All living Celtic languages are descentants of the Insular Celtic subbranch (consisting of Brittonic, Gödelic, and Aballoic) which is, among other features, distinguished by word-initial consonant mutations; the other (‘Continental’) Celtic languages died out in antiquity. The domain of the Brittonic languages is southern Britain (British and Welsh), Scandinavia (Scadian), Jutland (Danish) and Iceland (Eylandic), while Gödelic is spoken in northern Britain (Scottish) and Ireland (Irish), and the only extant Aballoic language is Danubian in central Europe.

Proto-Celtic x-cel

The common ancestor of the Celtic languages was spoken around 1000 BCE in central Europe, most likely by the people of the Urnfield culture (c. 1300–750). Middle Lemizh has a few Proto-Celtic loanwords, such as bodaragnyr ‘drum’ (whence ModLem wdràg. ‘fight’), karwyr ‘carnyx > trombone’, trigjyr ‘music’, fraatja ‘perceive’, and danoujyr ‘Danube’.


The vowels *a *e *i *o *u occurred short and long, with the exception of *o, which was always short because PIE turned into or . The diphthong system was reduced to *ai *au *oi *ou. And these were the consonants:

Liquids*l, *r
Plosives*b*t • *d*k • *g*kʷ • *gʷ

Proto-Celtic had mobile accent, which is not always indicated in the dictionary for lack of data. The inherited Proto-Indo-European pitch accent likely transitioned into stress accent during Proto-Celtic times.

Apart from the centum merger, diachronic developments included de-aspiration of breathy voiced plosives (*dʰ > *d etc.) and weakening of *p to the labial fricative , which subsequently disappeared altogether. Laryngeal consonants vanished while their vocalic allophones turned into *a.


Large portions of Proto-Indo-European morphology remained unchanged. The optative mood, though, was lost, as was the dual in verbs. The imperfect forms are unrelated to those in PIE. Verbs are cited in the first person singular present indicative active, which ended in *‑ū when thematic and in *‑mi when athematic; nouns and adjectives in the nominative singular (masculine), often ending in *‑os for masculine and *‑ā for feminine forms.

Further reading

Beskidic x-sk

Beskidic (endonym Skid; the prefix Be- is probably from the Magyarian locative adverb) was an Aballoic language from the Beskid Mountains that became extinct in the late 15th or early 16th century. The closest living relative is Danubian (endonym Θανυ̨χ), spoken in the Alps and surrounding lowlands.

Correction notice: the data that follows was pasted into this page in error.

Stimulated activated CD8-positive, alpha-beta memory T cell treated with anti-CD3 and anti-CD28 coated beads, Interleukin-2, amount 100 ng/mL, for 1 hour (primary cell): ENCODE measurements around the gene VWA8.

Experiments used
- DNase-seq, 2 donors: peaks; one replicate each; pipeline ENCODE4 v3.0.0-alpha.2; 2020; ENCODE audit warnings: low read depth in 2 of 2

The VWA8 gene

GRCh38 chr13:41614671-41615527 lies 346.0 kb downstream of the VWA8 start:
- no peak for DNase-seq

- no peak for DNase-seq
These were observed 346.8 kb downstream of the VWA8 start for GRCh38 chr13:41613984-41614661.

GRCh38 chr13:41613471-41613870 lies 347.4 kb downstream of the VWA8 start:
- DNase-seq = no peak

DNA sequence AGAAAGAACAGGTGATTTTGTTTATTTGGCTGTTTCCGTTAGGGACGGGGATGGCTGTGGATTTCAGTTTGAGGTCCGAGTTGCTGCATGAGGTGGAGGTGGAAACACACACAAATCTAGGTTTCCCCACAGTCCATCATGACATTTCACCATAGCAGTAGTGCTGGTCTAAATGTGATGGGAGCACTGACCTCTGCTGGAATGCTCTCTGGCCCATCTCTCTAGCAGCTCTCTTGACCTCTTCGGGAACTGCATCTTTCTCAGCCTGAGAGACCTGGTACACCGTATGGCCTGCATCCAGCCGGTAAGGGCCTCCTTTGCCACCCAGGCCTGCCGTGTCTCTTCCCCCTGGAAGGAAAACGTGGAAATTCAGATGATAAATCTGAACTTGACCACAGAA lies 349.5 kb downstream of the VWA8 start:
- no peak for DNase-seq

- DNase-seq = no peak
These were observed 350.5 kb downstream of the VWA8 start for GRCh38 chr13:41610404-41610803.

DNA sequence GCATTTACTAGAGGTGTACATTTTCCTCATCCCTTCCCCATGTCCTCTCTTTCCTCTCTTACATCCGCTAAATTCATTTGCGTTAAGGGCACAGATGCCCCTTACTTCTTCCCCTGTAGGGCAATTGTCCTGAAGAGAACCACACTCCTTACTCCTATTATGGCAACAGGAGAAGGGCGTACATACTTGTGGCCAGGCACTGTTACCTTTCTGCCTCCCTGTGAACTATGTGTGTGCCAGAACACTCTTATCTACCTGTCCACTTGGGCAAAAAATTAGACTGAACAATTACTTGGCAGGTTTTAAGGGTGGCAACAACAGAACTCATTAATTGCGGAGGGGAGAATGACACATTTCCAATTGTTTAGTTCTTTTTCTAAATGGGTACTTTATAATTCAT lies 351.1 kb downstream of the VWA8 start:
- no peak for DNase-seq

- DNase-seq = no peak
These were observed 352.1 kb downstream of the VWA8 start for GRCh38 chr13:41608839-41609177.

The main source of Celtic loans in Early New Lemizh is the Tlöngö̀l, which Ramo littered with Beskidic musical terms and words relating to other arts, tree names, and some others such as proxekxa < pråxäkx ‘badger’. Linguist and professional dancer Ida Yana Nash elucidated the intricate but ultimately pointless concepts behind the Beskidic words in the Tlöngö̀l.


Beskidic had seven vowels, a ä å e i o u, and five diphthongs, ai äu åu ei oi, all of which occurred in short and long versions.

The language had a rather disconcerting kind of vowel harmony between the penultimate and ultimate vowels of a word, which changed the quality of the former before the latter was lost due to apocope. Celticist Gaspar Hoyt claims in regular intervals to have solved this riddle with his ‘11-limit theory’.

Lenition is the change of a consonant after a vowel. Epenthetic ä (as in the word for ‘badger’ above) did not give rise to lenition. The pattern of changes was as follows:

Liquidsl→ł /ɫ/, r→ŕ /ɹ/
Nasalsm→ń* /n/n→n
Plosivesp→bt→dk→g • g→ɣʼ→/h/
Affricatespf→fts→skx, kf→x

* ń was pronounced the same as n but written with a different letter; the difference is purely etymological.
† lengthening of the preceding vowel or diphthong

Beskidic had no words beginning with a vowel. If the first letter of a word was a vowel letter, it actually began with an [h]: mai ubn [ma͜iˈhubn̩] ‘my lamb’. The un-lenited form of ‘lamb’ began with a glottal stop: ʼubn [ˈʔubn̩]. An initial vowel sound caused a word to merge with the preceding one: māiåux [ˈma͜iːɔ͜ʊx] ‘my liver’ (un-lenited form: yåux [jɔ͜ʊx] ‘liver’).

Here is the complete consonant inventory:

Liquidsl, ł, r, ŕ
Nasalsmn = ń
Plosivesp • bt • dk • gʼ /ʔ/
Fricativesfsx • ɣ/h/

The accent was fixed on the penultimate syllable.

The most apparent diachronic development of consonants in Aballoic was devoicing of plosives except in lenited positions; unvoiced plosives, meanwhile, turned into affricates when unlenited and into fricatives when lenited.


Verbs were inflected for person and number (singular and plural) in the present and past indicative; most other verb forms were constructed with auxilliary verbs. The citation form is the first person singular present indicative active, which ended in -m for verbs of athematic origin but was endingless for verbs of thematic origin.

Nouns and adjectives did not inflect for case. The plural ended in -aib, a generalisation of the Proto-Celtic ablative plural of o- and ā-stem nouns. Many adjectives and some nouns had different masculine and feminine forms due to vowel harmony with the old endings (e.g. poduŕ/podaŕ ‘deaf’, yåŕkx/yåuŕkx ‘roe buck/doe’), in which case the masculine is cited.

Further reading

Other languages

Many other languages have contributed words to the Lemizh lexicon at all times: for example, bRÌj. ‘iron’ and bilà. ‘approve’ are ultimately from Akkadian, kÌt. ‘cat’ and RenÌj. ‘monkey’ from Ancient Egyptian, and tamgà. ‘tango’ from Ibibio, a Nigerian language.

In modern times, contacts with other parts of the world have widened the spectrum of loanword sources: labÌt. ‘car’ is from Magyarian, bunÌ. ‘coffee’ from an Afro-Asiatic language (probably Amharic), txÌ. ‘tea’ from Mandarin Chinese, kolÌb. ‘hummingbird’ from a Caribbean language, oranutnÌ. ‘orangutan’ from Malay, and markÌw. ‘kangaroo’ from an Australian language in which the word actually refers to a type of alcoholic sweet.